HAVANA TIMES, July 10 — I was never too obsessive about etymology. For a long time I believed words held an unfathomable, inexpressible mystery, no matter how much we might have thought they were known or even common. But on occasion, subjectivity exposes us to high risks…
There’s always the risk of getting lost in that semantic ambiguity, where good is exchanged for bad and we no longer know how to differentiate the two.
Passing in front of the Saratoga Hotel in Old Havana, I saw a photo that caught my attention. It wasn’t that the teenager in the photograph was so attractive, instead I was drawn in by the slogan at the top of the picture: “Noble Havana.”
I couldn’t help but laugh, and it seems that this was the first indication of confusion, because what I really felt was far from happiness.
I have to confess that the adjective “noble” is among my favorites. I know that every word can arouse a host of associations depending on each person’s experience with it, but when one is used as a slogan, it inevitably appeals to a wide range of interpretation.
I’m sure that the pose and the attitude of the model in that photo don’t represent what most people would identify as “noble” qualities.
Even in antiquity, when this word was so abused, being “noble” indicated more than a social rank; it also meant rigorous practice or at least the simulation of moral will. Even when people talk about the nobility of a dog or some other animal it’s unthinkable to relate this quality to vanity and/or lasciviousness, and much less to the subliminal message of selling the sexuality of a teenager.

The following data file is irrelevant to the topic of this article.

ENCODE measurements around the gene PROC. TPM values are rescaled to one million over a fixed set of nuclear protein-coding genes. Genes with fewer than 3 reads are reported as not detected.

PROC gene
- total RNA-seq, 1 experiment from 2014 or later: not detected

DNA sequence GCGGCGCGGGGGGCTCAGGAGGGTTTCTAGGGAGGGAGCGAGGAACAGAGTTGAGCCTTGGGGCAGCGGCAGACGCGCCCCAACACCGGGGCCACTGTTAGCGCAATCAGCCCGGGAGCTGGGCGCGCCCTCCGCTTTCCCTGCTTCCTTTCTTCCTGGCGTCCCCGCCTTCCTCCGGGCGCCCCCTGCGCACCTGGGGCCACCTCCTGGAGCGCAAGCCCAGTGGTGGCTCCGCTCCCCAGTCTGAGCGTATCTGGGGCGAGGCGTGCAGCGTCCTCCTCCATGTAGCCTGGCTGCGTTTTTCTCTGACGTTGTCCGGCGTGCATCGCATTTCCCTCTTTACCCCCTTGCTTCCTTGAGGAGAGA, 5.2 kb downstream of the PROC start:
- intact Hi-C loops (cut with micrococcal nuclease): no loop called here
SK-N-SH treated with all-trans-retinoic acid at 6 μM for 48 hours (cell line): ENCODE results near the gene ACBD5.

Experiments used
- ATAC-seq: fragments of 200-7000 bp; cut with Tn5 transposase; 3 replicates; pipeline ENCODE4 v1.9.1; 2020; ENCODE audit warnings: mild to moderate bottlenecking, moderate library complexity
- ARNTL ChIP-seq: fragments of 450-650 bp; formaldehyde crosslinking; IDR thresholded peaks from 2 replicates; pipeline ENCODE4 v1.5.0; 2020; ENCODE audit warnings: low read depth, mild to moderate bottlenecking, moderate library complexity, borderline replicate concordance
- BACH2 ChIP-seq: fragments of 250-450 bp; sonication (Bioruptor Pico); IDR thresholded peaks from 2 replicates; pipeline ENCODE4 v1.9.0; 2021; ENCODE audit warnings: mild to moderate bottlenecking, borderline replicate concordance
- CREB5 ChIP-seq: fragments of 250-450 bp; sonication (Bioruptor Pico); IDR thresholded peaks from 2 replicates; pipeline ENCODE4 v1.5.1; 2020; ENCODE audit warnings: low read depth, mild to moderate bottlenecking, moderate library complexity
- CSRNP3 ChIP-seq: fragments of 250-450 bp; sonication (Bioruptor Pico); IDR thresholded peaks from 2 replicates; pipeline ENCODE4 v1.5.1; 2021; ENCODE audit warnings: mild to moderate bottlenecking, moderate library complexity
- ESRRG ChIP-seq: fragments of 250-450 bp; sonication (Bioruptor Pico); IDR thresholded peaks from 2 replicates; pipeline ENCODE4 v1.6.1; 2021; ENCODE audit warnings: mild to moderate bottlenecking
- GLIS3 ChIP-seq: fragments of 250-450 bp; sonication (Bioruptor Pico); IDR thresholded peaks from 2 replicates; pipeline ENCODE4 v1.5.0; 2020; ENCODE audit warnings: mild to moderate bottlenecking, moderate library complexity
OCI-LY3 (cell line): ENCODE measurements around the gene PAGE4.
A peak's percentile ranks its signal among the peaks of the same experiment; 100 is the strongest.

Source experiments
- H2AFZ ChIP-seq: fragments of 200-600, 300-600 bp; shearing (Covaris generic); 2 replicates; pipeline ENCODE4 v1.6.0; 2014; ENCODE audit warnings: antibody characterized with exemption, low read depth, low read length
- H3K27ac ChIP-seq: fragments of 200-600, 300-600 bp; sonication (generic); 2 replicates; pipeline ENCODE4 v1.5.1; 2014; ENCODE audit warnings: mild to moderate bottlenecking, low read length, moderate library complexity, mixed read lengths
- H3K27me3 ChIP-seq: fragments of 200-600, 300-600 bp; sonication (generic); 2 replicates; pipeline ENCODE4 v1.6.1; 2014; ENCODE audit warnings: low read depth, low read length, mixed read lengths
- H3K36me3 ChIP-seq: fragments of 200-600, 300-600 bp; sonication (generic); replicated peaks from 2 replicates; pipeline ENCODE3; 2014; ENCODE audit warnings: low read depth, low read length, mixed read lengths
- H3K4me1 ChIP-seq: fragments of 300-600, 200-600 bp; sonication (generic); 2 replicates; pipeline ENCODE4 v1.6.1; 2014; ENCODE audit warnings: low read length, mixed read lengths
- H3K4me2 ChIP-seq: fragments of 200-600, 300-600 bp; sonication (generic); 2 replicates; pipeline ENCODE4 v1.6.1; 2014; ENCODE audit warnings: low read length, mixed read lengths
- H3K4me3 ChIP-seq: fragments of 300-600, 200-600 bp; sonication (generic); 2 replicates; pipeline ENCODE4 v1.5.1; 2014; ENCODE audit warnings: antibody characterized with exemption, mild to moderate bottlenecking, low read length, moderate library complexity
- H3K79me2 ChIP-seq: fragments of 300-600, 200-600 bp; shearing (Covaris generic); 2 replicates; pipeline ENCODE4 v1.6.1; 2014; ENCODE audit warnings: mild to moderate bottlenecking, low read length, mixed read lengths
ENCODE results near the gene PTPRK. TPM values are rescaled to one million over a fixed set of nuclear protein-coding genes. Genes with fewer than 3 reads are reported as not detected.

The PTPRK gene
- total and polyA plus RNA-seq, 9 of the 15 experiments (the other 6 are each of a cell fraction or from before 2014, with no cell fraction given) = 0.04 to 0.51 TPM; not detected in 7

According to the Larousse Dictionary:
Noble: (from Latin nobilis, known) That which belongs to a family with some illustrious title. That which belongs to nobility. That which has great moral qualities…
The synonyms for “nobility” that appear are: distinction, honesty, honor and loyalty.
Then, totally disoriented, I looked at the panorama offered by the “noble” Havana that surrounded me.
A few steps away was the Marti Theater, with taxis lined up in front of it to go to Alamar. The crowd, desperate to get to the outskirts of the city, walked from one side to the other, some asking with a faint trace of hope what was the fare for the trip.
“Alamar for twenty (pesos)!” the drivers screamed.
A little further on, in front of the Capitolio Building, the other larger but more compact crowd began to stir when seeing the approach of a P11 (the bus whose route goes from downtown Vedado to outlying Alamar). When the bus hit the brakes, and pushing and elbowing were the sole guarantee of getting on, I could see that most of those who made it on were men…
I, of course, was among those who remained below, and while I cursed the heat and bit my fingernails with desperation, I felt that my noble Havana was looking at us with complete impudence and indifference, like the teenage girl in the poster.